Yes, it was clear to her though only now that fate had rather new plans for her, a change of course she might have discerned back in September when she first met the young man at the biblioteca.

It was the day after they first took coffee together at the place along via dei Neri, that lovely hour they lingered there, the easy conversation, the slow walk back almost touching, the propitious spiral of birds against the grey sky. She half-wished he never reappear and undo her fine sense of the thing. But when she reached the reading room that morning, there he was already, broad shouldered again, trim in his good, white shirt, and bent as always over his curious treatise.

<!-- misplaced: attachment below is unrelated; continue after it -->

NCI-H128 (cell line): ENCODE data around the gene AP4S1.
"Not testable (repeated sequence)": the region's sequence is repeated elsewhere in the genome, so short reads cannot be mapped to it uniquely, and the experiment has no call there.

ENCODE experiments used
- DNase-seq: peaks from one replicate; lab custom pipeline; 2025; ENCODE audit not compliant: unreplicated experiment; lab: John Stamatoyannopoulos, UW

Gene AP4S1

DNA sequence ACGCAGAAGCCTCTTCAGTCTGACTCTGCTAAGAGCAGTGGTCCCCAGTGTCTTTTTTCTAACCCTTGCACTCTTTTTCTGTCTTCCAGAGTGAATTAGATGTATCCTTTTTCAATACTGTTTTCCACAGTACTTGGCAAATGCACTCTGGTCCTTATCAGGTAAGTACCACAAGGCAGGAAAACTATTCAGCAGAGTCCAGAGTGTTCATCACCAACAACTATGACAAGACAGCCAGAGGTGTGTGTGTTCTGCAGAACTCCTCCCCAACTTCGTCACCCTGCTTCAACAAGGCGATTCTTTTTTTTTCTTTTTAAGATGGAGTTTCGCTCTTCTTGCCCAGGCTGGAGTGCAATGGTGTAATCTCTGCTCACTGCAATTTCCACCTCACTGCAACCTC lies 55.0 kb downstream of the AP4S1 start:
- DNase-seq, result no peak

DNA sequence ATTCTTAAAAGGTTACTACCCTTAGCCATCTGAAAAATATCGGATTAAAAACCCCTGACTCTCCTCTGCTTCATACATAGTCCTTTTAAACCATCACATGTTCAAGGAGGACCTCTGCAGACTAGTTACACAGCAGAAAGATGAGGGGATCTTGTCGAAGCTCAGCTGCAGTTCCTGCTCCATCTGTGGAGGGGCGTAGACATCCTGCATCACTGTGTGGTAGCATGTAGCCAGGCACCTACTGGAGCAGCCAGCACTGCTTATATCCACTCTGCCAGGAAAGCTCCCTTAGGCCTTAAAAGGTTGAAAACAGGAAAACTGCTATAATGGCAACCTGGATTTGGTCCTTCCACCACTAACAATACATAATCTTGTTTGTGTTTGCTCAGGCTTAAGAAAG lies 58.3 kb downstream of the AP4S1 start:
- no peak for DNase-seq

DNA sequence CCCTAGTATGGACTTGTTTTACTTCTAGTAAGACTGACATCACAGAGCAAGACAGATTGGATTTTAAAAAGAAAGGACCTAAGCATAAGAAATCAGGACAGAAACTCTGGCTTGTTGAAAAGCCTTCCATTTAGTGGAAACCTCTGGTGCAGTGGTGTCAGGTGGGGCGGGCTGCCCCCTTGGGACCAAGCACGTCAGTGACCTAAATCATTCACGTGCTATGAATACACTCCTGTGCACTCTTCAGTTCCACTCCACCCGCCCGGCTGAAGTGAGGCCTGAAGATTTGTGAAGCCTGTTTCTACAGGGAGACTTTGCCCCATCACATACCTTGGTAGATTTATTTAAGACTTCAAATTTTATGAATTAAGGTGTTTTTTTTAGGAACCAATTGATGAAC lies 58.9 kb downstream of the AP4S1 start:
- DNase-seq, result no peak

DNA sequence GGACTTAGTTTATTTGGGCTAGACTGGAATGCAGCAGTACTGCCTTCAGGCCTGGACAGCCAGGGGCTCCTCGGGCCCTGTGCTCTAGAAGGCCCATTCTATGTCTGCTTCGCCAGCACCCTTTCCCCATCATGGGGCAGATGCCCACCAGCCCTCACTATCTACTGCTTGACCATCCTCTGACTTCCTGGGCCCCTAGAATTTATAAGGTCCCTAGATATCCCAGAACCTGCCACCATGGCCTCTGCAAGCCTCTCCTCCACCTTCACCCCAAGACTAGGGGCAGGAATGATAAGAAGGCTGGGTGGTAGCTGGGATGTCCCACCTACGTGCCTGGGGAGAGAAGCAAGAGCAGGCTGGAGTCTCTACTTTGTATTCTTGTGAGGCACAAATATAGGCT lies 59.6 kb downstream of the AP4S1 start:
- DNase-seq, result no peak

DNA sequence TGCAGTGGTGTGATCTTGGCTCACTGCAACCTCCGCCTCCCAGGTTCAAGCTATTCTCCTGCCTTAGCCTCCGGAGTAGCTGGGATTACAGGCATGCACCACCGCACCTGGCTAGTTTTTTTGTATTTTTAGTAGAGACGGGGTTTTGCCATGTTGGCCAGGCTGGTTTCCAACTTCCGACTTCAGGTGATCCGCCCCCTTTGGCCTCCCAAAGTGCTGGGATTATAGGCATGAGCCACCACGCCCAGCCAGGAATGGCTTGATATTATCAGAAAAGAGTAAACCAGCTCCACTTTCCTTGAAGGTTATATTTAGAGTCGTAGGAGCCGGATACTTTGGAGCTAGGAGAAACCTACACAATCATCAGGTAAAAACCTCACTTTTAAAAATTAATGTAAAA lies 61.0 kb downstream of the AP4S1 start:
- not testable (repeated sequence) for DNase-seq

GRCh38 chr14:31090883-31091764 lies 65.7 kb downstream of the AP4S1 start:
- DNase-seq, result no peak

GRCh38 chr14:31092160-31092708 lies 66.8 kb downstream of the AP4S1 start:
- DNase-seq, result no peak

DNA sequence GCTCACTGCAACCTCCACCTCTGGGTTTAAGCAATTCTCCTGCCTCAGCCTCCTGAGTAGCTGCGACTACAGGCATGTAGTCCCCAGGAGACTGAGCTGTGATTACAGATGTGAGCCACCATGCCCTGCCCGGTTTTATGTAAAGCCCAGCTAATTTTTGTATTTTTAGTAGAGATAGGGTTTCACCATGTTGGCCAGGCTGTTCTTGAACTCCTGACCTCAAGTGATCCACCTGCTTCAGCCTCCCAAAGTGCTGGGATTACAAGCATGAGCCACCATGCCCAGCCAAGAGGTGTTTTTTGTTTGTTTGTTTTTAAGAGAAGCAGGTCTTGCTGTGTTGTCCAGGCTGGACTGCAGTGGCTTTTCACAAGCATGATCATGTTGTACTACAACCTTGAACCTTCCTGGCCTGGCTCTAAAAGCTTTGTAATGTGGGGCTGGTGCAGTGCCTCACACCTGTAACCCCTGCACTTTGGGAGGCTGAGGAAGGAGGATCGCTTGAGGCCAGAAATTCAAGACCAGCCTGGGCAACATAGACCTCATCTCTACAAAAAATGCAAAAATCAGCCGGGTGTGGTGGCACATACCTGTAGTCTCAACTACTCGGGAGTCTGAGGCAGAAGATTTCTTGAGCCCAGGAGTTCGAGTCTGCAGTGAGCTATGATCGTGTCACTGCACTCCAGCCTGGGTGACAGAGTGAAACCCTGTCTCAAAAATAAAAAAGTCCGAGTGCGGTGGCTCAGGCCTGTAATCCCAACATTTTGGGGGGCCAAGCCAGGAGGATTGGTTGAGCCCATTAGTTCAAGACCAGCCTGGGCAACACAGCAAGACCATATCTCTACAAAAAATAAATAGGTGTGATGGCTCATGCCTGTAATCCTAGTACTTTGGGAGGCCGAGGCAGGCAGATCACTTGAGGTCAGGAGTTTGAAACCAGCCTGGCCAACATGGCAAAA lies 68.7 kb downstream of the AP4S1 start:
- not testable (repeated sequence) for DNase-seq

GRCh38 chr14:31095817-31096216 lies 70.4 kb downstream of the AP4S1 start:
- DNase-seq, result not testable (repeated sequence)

She took her place without greeting him. He looked up at her, smiled and nodded once, then bowed again to his books. She pulled her things from her sack but slowly, softly, with a tenderness for their quiet there that surprised her. Then, as she fell to it, as happened so often, she felt that little twist of needing to pee, always best addressed before setting oneself to write. Slowly again, softly, she slid away from the table, rose and whispered, Guardo questo? referring to her things. Massimo looked up again, a moment, then, Certo, he answered.

The Italian Novel


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